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Daily News Analysis

China-Israel relations: Are they durable?

Crescent International

The Qatari TV channel Al-Jazeera published a report on June 7 examining economic ties between Zionist Israel and China.

It stated that economic ties between the two countries are profitable and sustainable for the near future.

One can surmise that China’s cooperation with Israel will not change drastically, or soon.

However, as China’s relations with other Muslim governments and influential Muslim business organizations continue to develop, Beijing’s economic ties with Israel will begin to change.

It is quite possible that some Muslim countries will attempt to incentivize China to reduce its ties with Israel.

China’s Belt and Road Initiative (BRI) involves many Muslim countries.

In fact, its logistical destiny is heavily dependent on Pakistan, Iran and Turkey.

Beijing garnered significant animosity in many Muslim societies due to its oppressive anti-Muslim policies in Xinjiang Uyghur Autonomous Region.

Thus, purely out of political expediency, China may opt for a less favorable stance toward Israel to improve its image in the Muslim world.

The Chinese political establishment seems to understand this Machiavellian approach even if it is not implementing it consistently and strategically for now.

Strictly from an economic perspective, Israel is not an ideal partner for China.

It is an entity constantly involved in conflict.

This creates a significant degree of unpredictability.

Thus, investing in Israel is risky.

Israel survives—and thrives—on billions in external aid, most notably from the US.

Even those who attempt to project Israel as some sort of an economic miracle admit that it suffers from major economic flaws.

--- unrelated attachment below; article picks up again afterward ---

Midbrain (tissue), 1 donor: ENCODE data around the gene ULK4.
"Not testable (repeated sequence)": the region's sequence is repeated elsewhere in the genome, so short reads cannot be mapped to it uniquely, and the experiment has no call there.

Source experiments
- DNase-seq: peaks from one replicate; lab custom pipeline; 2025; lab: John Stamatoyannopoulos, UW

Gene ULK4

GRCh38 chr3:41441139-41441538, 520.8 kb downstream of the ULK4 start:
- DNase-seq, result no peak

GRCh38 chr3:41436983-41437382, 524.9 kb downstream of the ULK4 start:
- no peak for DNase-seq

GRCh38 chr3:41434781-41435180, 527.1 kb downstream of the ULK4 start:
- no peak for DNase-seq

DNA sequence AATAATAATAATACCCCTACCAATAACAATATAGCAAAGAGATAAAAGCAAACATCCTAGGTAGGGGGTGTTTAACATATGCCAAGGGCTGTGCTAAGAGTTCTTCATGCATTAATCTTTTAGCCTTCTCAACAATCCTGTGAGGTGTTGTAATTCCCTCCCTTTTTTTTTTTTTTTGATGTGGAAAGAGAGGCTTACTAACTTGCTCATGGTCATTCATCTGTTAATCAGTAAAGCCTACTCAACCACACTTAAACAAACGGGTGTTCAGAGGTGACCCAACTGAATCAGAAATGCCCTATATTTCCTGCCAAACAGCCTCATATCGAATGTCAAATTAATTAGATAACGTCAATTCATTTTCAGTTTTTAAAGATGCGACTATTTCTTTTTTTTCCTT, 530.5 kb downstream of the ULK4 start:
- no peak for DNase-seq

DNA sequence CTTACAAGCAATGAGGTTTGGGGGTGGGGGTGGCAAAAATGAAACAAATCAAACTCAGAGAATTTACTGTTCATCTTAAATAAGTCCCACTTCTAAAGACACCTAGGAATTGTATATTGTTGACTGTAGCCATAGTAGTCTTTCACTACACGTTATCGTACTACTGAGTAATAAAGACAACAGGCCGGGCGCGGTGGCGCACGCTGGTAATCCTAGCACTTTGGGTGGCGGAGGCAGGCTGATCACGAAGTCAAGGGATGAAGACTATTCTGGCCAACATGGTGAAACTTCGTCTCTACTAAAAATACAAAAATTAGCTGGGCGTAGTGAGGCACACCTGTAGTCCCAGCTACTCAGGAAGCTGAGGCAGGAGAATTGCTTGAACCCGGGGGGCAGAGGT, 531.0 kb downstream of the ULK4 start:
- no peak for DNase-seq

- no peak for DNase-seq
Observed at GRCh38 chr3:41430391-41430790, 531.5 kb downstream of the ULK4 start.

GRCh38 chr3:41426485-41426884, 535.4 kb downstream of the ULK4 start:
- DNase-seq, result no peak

Econometrics are not in Israel’s favor if Beijing decides to take an in-depth and long-term look at the potential benefits China would derive from its economic relations with countries like Iran, Pakistan, Malaysia, and Turkey versus Israel.

Is it worth it for Beijing to jeopardize its relations with vast markets like those in Indonesia, Algeria, Turkey, and Iran for the sake of Israel?

If policymakers in Beijing begin asking this question and Muslim governments nudge Beijing to examine this issue, Israel will not be part of the new emerging economic global order centered on multipolarity and China’s important role in it.

Both on political and economic levels, Israel is a liability for China.

However, Israel does have one important carrot it can offer to Beijing: influence of the Zionist lobby on Western political systems.

China would gladly utilize this tool to keep Western economies open for trade on favorable terms.

This, however, depends on how current tensions between China and the West continue to play out.

For the time being, NATO regimes have painted China as a threat and project it as a fundamental narrative for their global geopolitical strategy.

This narrative is not going to be shelved soon.

China understands this well and it is diversifying its economic activities by pivoting to Asia and Africa.

Thus, Israel’s carrot will soon become less appealing to China.

While China does not have an ideological or strong geopolitical commitment to the Palestinian cause, Beijing is a highly pragmatic state actor.

Strictly within a pragmatic framework, it does not make sense for China to jeopardize its economic and political relations with several influential countries over a settler-colonial regime allied with China’s adversaries.

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